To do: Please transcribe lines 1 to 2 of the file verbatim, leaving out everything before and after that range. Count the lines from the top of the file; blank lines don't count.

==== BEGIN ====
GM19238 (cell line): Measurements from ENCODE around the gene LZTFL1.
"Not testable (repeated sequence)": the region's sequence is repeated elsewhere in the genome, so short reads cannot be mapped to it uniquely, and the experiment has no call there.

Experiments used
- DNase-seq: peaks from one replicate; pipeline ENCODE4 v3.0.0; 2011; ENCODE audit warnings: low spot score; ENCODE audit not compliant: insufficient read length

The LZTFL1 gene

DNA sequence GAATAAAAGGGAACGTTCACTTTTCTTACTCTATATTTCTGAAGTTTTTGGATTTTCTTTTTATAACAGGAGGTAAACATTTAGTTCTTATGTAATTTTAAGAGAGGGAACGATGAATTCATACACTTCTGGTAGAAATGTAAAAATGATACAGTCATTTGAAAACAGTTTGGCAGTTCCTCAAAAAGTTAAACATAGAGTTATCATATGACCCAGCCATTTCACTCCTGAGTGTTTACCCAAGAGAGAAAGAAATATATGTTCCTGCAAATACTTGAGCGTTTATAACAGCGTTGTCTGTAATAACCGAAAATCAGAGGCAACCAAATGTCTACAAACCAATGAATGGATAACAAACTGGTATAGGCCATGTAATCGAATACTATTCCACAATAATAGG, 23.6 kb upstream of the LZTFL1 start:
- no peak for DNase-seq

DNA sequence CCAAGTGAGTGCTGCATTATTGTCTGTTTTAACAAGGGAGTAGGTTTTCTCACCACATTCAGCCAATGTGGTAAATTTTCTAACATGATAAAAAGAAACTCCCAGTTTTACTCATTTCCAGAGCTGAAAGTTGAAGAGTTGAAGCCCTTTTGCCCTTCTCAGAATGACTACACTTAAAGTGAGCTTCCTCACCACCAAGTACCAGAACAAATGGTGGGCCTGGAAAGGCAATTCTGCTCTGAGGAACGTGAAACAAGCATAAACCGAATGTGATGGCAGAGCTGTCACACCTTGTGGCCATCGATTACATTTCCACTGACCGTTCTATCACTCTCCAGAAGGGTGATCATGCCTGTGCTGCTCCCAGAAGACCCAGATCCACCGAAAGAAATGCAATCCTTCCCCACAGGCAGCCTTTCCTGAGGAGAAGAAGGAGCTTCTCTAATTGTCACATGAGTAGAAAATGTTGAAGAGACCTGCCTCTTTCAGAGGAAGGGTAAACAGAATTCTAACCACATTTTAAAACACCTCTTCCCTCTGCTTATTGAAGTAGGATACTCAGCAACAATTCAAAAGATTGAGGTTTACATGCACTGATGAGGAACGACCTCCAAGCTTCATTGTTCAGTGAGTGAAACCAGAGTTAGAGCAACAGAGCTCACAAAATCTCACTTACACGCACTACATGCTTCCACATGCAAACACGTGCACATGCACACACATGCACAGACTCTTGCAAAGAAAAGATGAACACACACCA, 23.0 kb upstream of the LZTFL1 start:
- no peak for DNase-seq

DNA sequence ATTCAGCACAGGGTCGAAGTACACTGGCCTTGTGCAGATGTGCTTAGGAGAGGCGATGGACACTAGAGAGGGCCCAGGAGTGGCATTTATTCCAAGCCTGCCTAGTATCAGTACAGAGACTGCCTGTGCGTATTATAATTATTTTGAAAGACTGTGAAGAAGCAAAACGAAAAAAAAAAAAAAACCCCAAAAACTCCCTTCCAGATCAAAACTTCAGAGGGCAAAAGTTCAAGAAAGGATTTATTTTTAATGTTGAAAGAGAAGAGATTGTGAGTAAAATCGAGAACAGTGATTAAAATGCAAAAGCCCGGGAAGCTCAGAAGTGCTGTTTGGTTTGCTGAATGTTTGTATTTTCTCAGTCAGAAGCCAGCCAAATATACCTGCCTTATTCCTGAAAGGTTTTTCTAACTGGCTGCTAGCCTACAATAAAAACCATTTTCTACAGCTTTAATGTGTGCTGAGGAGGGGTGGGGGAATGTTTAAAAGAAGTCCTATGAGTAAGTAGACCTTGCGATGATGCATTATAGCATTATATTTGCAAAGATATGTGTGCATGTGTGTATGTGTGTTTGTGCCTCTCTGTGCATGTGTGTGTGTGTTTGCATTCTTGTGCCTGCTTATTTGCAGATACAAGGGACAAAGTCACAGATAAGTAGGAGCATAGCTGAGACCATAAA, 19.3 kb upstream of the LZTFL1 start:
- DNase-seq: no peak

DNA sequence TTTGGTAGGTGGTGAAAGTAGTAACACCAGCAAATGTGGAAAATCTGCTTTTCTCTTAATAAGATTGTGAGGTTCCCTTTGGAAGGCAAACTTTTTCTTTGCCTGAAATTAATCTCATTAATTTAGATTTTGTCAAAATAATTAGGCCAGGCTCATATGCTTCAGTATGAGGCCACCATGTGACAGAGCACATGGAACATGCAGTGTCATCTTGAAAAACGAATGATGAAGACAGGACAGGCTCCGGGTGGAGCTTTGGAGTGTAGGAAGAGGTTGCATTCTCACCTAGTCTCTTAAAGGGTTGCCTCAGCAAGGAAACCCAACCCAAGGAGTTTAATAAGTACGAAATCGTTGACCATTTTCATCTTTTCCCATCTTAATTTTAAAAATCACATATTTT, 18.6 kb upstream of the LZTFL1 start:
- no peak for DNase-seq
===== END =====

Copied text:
GM19238 (cell line): Measurements from ENCODE around the gene LZTFL1.
"Not testable (repeated sequence)": the region's sequence is repeated elsewhere in the genome, so short reads cannot be mapped to it uniquely, and the experiment has no call there.